Tester pushes for revisions to protect livestock sellers

by Ali Brennan, Belgrade News

Sen. Jon Tester, D-Mont. is throwing his support behind the Securing All Lives Stock Equitably Act, or the SALE Act, which is aimed at providing protections to livestock sellers when dealers default on their payments.

The act, which has versions currently in both the United States House of Representatives and the Senate, would amend the Packers and Stockyards Act, creating a Dealer Statutory Trust, giving sellers priority over banks or dealers in the sale process.

Currently, when livestock is sold at auction, the auction pays the seller right away. The dealer then can leave with the cattle, and is required to post mark the check for the cattle by the end of the next business day. This leaves the auctions out of luck if a dealer defaults on the cattle. It also means that the bank that was used for the sale has the rights to the cattle, not the auction house which has already paid for them. Likewise, if the seller hands over their cattle to a dealer without an auction, the same rules apply to when the check has to be handed over, potentially leaving them in the same predicament.

But the SALE Act would change this process, requiring the cattle to be held in a trust until the seller receives full payment, giving relief to the sellers.

“Montana’s ranchers deserve better,” Tester said. “They shouldn’t be risking their livelihood every time they head to the auction block. It’s important that both parties put politics aside and work together to fix this broken system to give sellers security when the go to sell their livestock.”

The bill is getting local industry support.

“I think it’s a good deal for us auctions and producers together…This would just ensure that the livestock auctions for those particular sales would be reimbursed. It gives us some security that we are going to get paid,” said Jerry Olson, owner of Headwaters Livestock Auction just outside Three Forks.

While Olson says he hasn’t been stuck with any big deals that have gone awry yet, he has been stuck with some smaller problems.

“I got stuck with some sheep that we never got paid for,” said Olson. “I’ve been stuck with some smaller deals that I never got paid for but never a large deal. We tend to know everyone that we work with, but if anybody new comes in we usually talk to the banks.”

He did recount an instance where sellers were left empty handed.

“Eastern went belly up and it was a big outfit…I think when it was said and done, the sellers only got paid five percent. That would be like you working for a couple years and not getting paid in the end.”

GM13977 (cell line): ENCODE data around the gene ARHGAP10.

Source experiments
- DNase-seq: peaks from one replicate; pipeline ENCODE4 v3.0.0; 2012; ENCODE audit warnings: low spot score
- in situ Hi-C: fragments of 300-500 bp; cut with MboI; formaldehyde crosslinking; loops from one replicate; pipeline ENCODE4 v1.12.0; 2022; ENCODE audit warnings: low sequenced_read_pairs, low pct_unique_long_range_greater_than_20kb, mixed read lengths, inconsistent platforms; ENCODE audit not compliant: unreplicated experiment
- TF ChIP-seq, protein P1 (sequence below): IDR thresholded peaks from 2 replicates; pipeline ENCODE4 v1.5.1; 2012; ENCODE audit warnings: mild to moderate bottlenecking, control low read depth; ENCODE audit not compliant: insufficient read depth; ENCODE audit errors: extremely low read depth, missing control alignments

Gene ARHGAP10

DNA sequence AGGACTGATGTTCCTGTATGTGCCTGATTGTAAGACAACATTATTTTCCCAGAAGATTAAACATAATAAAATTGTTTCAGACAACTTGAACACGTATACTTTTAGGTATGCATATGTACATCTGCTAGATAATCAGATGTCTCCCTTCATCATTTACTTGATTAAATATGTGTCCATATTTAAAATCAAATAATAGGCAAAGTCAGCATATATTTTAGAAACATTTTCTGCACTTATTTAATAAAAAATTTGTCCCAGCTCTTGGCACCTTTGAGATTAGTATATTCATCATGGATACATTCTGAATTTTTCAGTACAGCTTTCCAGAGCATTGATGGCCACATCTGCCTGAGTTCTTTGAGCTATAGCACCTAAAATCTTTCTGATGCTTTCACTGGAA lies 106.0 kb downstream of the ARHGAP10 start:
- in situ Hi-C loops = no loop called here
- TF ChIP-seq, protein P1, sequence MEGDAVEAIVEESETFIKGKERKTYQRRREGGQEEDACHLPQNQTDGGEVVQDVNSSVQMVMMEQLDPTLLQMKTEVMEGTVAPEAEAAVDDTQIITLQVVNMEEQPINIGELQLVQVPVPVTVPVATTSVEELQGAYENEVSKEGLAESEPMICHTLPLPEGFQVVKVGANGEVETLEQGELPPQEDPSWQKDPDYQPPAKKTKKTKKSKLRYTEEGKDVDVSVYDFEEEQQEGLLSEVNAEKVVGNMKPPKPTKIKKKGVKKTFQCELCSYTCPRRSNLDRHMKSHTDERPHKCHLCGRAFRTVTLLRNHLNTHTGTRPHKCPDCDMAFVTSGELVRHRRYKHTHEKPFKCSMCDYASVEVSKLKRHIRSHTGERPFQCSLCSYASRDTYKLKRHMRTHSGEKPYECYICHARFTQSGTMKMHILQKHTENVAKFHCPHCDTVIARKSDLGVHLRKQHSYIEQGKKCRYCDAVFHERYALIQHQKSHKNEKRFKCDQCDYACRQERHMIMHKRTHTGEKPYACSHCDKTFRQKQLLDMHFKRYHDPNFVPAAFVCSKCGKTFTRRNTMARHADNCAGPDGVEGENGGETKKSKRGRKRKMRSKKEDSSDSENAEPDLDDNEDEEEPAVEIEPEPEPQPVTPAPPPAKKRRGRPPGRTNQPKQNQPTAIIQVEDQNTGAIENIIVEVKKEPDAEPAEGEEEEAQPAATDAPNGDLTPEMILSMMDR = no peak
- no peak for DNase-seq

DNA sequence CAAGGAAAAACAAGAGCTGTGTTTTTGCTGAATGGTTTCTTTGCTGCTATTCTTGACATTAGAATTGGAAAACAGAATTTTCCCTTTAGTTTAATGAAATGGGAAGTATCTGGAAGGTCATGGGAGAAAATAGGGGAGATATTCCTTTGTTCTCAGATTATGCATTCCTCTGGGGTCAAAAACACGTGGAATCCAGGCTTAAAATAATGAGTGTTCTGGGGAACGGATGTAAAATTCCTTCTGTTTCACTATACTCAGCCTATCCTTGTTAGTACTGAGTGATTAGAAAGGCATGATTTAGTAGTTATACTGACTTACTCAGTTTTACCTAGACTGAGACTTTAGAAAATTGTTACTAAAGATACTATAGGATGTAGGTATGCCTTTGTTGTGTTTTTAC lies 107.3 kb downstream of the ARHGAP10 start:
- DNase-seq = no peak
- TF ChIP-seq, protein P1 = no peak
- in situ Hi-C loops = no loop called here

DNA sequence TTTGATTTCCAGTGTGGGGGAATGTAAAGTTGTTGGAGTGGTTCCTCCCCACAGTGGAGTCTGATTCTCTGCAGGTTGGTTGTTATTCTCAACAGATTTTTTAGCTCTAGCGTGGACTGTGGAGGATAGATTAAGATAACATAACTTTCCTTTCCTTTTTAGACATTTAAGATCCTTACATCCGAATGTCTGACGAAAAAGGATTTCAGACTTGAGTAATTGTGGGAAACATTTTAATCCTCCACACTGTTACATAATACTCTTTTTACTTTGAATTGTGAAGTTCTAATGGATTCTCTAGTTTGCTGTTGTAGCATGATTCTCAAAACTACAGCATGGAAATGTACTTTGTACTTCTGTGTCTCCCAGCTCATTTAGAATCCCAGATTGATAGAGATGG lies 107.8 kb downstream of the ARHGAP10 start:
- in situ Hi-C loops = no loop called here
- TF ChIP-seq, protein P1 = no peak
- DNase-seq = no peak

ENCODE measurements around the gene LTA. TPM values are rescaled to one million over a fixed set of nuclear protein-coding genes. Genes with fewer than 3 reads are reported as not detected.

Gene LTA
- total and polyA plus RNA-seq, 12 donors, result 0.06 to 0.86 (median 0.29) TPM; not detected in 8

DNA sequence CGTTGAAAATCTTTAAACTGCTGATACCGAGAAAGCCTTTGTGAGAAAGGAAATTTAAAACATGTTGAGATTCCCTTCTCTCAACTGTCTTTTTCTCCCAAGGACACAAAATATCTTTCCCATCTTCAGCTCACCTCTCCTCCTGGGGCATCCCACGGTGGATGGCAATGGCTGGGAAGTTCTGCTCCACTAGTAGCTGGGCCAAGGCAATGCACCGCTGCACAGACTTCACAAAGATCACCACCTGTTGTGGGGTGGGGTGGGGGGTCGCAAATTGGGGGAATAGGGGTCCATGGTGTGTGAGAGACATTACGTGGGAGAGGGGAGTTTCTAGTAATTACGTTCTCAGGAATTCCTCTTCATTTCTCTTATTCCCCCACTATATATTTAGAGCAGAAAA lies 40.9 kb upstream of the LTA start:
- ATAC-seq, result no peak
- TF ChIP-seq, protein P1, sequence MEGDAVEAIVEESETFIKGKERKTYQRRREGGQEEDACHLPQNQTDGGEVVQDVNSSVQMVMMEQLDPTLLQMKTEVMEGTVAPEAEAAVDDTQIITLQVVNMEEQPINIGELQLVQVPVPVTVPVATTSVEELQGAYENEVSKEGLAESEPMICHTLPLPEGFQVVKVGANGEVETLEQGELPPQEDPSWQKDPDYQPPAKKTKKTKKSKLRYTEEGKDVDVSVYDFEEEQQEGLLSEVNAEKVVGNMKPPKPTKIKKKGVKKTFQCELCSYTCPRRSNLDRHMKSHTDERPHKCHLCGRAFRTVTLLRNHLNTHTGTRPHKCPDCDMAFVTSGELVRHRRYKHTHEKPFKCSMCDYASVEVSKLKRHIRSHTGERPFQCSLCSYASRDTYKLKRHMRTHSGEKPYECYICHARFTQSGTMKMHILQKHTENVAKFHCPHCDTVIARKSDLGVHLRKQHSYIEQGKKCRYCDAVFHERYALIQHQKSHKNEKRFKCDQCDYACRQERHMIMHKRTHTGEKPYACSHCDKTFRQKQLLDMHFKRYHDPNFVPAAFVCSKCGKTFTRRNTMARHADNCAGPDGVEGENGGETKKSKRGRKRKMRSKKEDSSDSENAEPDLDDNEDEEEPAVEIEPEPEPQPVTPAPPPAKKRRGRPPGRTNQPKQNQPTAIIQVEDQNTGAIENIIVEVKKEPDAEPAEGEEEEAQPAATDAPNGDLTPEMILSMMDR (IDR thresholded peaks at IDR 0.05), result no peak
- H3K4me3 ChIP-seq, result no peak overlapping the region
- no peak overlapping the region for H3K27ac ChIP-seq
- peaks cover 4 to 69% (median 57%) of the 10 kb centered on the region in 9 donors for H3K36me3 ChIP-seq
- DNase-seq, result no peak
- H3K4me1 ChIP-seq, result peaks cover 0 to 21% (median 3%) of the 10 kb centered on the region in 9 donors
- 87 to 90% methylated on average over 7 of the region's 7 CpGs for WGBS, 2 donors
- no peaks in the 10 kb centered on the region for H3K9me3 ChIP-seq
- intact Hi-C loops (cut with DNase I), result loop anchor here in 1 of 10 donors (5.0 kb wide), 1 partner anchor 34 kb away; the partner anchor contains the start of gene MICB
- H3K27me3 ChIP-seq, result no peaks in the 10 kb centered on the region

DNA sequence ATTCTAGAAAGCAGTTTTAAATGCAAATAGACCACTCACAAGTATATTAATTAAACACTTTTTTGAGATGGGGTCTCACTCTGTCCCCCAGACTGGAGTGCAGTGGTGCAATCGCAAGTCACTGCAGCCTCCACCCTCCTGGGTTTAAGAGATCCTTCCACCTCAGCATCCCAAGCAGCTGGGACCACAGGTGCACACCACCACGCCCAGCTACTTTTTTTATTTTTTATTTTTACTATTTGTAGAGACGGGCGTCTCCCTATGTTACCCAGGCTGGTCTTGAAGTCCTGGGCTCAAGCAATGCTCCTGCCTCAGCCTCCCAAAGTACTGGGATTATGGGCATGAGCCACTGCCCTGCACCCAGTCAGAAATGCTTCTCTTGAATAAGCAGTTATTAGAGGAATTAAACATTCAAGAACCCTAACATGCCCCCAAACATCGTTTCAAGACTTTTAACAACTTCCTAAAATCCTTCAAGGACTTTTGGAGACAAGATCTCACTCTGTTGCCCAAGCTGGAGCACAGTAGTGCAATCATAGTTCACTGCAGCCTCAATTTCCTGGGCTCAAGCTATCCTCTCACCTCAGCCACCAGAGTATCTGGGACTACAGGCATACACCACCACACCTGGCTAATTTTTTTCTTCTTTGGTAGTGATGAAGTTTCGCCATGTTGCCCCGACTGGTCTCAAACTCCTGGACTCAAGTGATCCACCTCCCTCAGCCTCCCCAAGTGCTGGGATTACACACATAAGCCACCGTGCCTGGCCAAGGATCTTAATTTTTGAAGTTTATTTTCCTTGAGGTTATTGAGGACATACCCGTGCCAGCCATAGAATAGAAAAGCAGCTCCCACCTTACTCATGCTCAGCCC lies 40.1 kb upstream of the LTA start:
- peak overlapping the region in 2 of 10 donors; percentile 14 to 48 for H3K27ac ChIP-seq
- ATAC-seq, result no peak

Eastern Livestock failed almost ten years ago, with its CEO Tom Gibson sent to federal prison for fraud. In the wake of its failure, the company left some 740 sellers out some $130 million, according to the Grain Inspection, Packers and Stockyards Administration.

Olson supports the SALE Act because he says it would provide more certainty by closing the loophole that allows the potential for a deal to stiff auctions or sellers in the first place.

The bill is in the beginning stages of legislation in both the House and the Senate. However, its fate is tied to the Farm Bill. In the Farm Bill is a provision for a feasibility study to look at how the trust would work and to gauge its efficacy. The Farm Bill is a hot point of contention in Congress at the moment. While versions have been passed by both the House and the Senate, they are dramatically different. As a result, members from both houses of Congress are currently hashing out the differences before the bill can be sent to the president. Without the Farm Bill’s passage, the SALE Act cannot move forward.

It has the support of trade associations across the industry, including the U.S. Cattlemen’s Beef Association.

“As a producer, you want to be paid and not worry,” said Lia Bondo, the spokesperson for the U.S. Cattlemen’s Beef Association. “The Packer’s and Stockyards Act periodically needs to be modernized and this is an instance where that is the case.”

Livestock sellers will have to wait for relief yet, since the feasibility study will have to take place before the bill to be passed.